has zero amplitude. This pole has no nearly-diurnal nutation with respect to a
space-fixed or Earth-fixed coordinate system. (Used from 1984 to 2003 with the
IAU 1980 Theory of Nutation.)
celestial equator: the plane perpendicular to the Celestial Ephemeris Pole or the
Celestial Intermediate Pole. Colloquially, the projection onto the celestial sphere
of the Earth’s equator.
celestial intermediate equator, or the true equator: equatorial plane through the
center of the Earth and perpendicular to the Celestial Intermediate Pole (CIP) at
some epoch.
Celestial Intermediate Origin (CIO): see CEO.
Celestial Intermediate Pole (CIP): Geocentric equatorial pole determined by the
IAU 2000A precession–nutation model which provides the transformation from
the ICRF to the GCRF.
Celestial Intermediate Reference Frame (CIRF): geocentric reference frame
defined by the true equator, CIP, and CEO on a specific date. It is also called
Geocentric True Reference Frame (GTRF).
celestial pole: either of the two points projected onto the celestial sphere by the
extension of the Earth’s axis of rotation to infinity.
celestial sphere: an imaginary sphere of arbitrary radius, upon which celestial bodies may be considered to be located. As circumstances require, the celestial sphere
may be centered at the observer, at the Earth’s center, or at any other location.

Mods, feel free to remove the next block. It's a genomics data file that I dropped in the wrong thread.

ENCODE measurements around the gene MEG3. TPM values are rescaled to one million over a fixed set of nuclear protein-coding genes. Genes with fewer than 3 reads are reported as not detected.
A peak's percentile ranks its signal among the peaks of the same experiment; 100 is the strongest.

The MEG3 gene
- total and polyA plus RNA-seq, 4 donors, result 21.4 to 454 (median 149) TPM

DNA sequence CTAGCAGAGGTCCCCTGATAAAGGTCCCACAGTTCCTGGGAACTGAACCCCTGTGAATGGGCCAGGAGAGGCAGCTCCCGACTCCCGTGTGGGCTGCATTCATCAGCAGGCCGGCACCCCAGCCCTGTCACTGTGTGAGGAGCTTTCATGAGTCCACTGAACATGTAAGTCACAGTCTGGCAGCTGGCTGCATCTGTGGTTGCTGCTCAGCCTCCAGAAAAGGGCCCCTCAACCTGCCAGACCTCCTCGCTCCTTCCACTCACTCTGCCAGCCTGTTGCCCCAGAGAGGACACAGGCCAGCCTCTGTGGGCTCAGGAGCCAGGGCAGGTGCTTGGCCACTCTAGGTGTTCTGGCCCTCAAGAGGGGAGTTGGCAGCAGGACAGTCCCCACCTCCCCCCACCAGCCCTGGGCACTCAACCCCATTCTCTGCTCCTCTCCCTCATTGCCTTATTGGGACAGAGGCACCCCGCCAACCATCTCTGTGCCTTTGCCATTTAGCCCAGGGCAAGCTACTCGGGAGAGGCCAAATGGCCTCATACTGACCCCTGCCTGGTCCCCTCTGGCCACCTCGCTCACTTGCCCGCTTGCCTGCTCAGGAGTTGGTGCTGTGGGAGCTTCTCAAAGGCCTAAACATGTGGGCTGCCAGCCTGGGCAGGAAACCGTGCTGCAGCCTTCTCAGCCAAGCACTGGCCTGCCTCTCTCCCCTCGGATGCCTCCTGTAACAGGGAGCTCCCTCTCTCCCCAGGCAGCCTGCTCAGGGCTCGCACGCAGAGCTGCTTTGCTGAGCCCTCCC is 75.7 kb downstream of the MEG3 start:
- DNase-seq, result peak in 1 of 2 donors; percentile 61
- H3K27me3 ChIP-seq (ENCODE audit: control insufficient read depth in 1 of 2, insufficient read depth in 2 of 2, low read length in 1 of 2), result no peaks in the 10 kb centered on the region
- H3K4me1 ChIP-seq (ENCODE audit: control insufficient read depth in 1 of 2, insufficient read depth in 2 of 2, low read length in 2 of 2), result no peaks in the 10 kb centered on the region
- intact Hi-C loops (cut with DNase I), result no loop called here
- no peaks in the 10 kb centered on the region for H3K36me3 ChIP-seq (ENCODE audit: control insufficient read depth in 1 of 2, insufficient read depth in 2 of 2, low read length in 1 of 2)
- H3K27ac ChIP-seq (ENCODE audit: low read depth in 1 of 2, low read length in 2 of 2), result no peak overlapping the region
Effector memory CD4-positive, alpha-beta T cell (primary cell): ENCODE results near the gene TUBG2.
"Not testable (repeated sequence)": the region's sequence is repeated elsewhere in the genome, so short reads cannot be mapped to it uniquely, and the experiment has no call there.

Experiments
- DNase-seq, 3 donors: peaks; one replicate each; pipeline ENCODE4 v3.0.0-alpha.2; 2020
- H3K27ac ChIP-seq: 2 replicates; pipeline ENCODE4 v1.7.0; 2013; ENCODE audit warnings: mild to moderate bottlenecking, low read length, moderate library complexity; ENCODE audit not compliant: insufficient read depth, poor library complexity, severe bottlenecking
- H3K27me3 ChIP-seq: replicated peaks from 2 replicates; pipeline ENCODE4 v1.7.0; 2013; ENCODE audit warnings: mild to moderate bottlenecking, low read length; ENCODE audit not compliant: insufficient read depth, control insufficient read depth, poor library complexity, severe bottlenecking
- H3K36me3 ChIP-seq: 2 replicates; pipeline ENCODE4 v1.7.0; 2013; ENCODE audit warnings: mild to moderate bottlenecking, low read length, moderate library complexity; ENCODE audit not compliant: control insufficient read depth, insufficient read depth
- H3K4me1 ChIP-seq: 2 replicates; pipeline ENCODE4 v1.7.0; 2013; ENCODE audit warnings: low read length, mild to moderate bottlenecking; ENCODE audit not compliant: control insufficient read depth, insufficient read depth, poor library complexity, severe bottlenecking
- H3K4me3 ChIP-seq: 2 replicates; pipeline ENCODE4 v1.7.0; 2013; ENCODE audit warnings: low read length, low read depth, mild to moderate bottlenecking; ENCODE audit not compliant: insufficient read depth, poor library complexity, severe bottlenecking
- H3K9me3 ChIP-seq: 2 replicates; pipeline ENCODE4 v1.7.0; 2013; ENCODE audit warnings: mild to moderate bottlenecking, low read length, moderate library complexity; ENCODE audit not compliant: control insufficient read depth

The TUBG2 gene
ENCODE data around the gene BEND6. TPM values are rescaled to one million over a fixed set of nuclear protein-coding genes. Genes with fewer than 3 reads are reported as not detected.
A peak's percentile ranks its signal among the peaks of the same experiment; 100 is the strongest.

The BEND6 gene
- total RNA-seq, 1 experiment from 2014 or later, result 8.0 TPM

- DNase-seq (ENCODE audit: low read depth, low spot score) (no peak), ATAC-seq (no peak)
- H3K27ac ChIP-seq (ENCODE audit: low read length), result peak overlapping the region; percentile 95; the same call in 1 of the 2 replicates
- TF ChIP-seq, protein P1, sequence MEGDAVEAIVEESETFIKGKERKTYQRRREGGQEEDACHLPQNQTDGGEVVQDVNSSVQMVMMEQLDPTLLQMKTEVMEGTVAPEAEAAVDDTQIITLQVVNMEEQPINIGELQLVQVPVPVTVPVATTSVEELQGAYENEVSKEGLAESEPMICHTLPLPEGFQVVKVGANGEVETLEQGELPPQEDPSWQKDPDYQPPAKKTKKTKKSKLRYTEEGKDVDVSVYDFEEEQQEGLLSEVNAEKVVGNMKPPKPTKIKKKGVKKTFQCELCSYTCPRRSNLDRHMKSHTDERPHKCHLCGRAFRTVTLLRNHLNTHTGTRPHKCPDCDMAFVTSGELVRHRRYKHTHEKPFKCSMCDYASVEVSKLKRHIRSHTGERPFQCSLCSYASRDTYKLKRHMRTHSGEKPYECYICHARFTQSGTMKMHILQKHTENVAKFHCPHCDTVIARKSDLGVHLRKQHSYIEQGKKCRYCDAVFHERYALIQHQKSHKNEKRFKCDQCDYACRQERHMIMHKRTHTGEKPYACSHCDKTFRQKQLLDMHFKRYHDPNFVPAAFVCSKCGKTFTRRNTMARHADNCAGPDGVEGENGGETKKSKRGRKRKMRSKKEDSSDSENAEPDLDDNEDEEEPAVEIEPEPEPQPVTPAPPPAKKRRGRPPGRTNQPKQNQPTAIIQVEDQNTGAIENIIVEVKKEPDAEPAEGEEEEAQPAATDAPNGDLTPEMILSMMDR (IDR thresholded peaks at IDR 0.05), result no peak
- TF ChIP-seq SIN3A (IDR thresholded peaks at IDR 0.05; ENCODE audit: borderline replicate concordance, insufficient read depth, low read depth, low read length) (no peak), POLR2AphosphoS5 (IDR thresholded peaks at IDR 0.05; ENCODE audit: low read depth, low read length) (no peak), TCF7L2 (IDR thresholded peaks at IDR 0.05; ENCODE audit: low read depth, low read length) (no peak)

center of figure: that point so situated relative to the apparent figure of a body that
any line drawn through it divides the figure into two parts having equal apparent
areas. If the body is oddly shaped, the center of figure may lie outside the figure
center of light: same as center of figure except referring to the illumination, each
point being weighted by its intensity. It is also called photocenter.
collimation: alignment of an optical system.
coordinate time: the fourth component of the space-time metric in the Theory of
Relativity. TCB and TCG are the coordinate times associated with the barycentric
and the geocentric coordinate sytems.
Coordinated Universal Time (UTC): the time scale available from broadcast time
signals. UTC differs from TAI (see International Atomic Time) by an integral
number of seconds; it is maintained within ±0.90 second of UT1 (see Universal
Time) by the introduction of one second steps (leap seconds).
correlation coefficient: a measure of the dependency between two variables.
covariance: the product of the standard deviations of two variables and their correlation coefficients.